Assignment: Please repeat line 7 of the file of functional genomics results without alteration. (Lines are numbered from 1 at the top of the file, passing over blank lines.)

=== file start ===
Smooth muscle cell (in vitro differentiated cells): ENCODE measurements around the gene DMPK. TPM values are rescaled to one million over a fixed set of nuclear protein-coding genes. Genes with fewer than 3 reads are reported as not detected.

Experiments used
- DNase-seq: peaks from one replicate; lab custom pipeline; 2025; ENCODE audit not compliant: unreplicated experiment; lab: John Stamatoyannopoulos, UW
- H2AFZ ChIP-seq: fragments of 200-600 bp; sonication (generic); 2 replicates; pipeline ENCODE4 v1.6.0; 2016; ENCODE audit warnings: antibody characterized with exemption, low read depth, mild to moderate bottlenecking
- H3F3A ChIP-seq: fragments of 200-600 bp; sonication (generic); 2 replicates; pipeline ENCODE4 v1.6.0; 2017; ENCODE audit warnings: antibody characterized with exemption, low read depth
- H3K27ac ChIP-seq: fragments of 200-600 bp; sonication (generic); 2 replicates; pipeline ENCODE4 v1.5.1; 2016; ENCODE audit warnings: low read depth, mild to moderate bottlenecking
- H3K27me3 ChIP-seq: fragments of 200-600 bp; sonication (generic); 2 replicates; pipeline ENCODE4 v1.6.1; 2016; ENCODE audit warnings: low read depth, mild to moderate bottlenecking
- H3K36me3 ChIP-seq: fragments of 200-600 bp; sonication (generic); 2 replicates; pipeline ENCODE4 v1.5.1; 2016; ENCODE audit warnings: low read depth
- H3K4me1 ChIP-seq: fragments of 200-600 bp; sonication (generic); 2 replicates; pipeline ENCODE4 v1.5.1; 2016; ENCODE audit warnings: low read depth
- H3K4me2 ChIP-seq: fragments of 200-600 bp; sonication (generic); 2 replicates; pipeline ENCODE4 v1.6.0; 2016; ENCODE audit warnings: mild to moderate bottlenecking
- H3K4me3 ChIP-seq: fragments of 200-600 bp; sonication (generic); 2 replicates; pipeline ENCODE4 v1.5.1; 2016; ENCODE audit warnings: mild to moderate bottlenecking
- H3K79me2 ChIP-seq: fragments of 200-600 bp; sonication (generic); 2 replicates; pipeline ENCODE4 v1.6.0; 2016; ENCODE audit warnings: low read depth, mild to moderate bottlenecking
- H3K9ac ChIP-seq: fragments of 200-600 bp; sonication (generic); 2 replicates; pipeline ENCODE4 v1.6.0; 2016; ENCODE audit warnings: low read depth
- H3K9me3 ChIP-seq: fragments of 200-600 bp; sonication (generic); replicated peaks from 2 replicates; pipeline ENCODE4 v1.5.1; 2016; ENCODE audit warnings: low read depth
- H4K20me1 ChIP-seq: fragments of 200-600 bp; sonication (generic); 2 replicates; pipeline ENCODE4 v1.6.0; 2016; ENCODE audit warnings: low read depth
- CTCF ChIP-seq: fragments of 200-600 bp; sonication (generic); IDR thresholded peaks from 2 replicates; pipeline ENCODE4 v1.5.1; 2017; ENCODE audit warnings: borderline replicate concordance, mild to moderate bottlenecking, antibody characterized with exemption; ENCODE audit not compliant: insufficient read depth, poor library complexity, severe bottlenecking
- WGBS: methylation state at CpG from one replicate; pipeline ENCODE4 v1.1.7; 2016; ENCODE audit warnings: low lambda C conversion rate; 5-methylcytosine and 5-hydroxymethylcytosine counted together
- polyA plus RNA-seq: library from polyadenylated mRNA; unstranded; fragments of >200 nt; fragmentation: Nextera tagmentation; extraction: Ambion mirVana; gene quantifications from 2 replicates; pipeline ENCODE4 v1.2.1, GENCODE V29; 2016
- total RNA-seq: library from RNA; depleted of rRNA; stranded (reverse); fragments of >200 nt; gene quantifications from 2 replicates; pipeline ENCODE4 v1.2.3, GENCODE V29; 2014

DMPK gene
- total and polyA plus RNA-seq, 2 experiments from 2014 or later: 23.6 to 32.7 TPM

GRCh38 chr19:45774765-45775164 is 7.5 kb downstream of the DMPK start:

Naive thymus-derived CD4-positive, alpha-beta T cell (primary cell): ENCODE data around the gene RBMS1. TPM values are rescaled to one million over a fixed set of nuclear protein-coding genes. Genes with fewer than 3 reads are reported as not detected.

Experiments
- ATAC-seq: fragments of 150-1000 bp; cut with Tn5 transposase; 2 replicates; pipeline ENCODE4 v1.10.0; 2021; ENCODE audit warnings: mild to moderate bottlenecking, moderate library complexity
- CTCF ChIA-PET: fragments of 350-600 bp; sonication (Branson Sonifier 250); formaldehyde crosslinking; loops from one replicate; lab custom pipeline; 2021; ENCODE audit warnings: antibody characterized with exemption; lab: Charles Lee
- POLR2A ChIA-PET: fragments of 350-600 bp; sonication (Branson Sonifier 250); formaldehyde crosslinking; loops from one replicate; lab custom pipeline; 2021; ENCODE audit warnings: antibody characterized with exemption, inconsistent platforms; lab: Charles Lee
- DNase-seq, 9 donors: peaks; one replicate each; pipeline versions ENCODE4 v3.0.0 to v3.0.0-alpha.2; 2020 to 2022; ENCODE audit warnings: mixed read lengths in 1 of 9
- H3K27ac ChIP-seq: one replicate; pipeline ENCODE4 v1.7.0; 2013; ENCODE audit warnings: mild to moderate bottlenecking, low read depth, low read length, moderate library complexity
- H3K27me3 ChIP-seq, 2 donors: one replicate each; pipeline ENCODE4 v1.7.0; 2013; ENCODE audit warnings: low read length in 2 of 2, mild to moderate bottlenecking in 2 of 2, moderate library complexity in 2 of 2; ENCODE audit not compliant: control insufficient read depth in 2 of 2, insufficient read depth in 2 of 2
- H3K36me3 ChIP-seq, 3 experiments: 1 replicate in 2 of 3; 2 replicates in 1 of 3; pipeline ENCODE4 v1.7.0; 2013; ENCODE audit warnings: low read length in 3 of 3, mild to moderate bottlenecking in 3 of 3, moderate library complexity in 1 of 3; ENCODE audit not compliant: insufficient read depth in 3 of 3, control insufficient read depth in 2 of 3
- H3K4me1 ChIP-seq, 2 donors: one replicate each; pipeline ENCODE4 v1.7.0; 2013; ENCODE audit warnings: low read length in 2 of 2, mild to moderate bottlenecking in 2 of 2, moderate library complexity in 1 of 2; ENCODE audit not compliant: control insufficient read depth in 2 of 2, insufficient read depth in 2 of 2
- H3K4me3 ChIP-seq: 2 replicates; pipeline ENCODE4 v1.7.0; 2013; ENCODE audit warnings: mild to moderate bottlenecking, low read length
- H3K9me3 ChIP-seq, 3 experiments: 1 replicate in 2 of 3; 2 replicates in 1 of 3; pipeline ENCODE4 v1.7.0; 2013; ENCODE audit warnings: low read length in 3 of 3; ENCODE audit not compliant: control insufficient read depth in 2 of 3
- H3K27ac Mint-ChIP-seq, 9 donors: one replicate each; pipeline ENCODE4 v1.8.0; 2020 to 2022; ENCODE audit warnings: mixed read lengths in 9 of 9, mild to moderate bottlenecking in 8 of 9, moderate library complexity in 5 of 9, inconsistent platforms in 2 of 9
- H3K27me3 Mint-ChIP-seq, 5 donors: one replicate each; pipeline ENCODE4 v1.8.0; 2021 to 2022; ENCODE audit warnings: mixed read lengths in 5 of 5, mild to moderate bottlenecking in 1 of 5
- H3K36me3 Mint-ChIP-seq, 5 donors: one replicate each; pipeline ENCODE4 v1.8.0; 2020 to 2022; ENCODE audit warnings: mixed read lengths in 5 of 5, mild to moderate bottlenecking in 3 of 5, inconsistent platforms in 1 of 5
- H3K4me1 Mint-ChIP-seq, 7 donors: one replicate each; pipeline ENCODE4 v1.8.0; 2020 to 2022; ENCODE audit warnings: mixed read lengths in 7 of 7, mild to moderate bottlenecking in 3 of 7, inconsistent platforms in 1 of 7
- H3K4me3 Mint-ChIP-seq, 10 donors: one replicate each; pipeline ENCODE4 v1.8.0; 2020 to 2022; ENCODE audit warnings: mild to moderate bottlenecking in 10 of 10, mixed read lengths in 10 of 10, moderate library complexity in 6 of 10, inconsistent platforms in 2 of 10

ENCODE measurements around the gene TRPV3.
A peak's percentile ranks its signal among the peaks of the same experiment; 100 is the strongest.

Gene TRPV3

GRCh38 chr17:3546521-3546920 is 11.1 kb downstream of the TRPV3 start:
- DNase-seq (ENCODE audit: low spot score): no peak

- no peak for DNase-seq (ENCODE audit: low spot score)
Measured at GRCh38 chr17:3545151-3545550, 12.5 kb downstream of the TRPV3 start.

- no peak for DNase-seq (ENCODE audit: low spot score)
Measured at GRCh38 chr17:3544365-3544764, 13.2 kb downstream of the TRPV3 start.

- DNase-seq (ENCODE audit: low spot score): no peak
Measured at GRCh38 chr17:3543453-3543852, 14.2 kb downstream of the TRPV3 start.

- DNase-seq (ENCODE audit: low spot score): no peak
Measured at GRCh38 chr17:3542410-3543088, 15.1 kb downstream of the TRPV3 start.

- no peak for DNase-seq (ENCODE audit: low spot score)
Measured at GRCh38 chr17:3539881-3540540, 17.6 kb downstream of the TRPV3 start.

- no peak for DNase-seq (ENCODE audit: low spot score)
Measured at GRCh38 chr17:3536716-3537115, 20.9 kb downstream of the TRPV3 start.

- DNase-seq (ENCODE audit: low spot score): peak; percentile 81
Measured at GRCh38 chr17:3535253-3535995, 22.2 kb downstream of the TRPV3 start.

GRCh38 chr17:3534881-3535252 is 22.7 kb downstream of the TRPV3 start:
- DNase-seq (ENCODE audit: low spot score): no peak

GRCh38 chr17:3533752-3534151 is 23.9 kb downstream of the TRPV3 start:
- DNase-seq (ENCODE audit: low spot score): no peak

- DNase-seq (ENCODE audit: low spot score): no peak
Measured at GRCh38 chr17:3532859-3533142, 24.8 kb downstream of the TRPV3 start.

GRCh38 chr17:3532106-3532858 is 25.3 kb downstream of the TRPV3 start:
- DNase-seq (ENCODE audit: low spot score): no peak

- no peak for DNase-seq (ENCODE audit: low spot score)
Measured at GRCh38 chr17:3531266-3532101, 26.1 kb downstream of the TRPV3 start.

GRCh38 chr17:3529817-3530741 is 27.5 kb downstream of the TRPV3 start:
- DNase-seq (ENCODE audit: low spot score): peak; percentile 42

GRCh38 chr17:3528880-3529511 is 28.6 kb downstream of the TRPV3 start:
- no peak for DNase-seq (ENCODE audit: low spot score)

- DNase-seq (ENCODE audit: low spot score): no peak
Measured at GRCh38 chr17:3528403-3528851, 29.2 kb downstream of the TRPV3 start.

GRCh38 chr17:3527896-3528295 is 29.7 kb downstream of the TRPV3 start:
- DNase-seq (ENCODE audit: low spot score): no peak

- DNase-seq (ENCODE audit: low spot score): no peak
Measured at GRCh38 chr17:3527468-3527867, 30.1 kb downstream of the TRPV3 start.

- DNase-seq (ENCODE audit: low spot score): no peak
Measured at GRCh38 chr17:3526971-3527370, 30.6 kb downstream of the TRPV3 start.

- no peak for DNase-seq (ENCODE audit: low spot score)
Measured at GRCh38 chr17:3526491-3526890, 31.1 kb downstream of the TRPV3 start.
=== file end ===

- H3K27me3 ChIP-seq: fragments of 200-600 bp; sonication (generic); 2 replicates; pipeline ENCODE4 v1.6.1; 2016; ENCODE audit warnings: low read depth, mild to moderate bottlenecking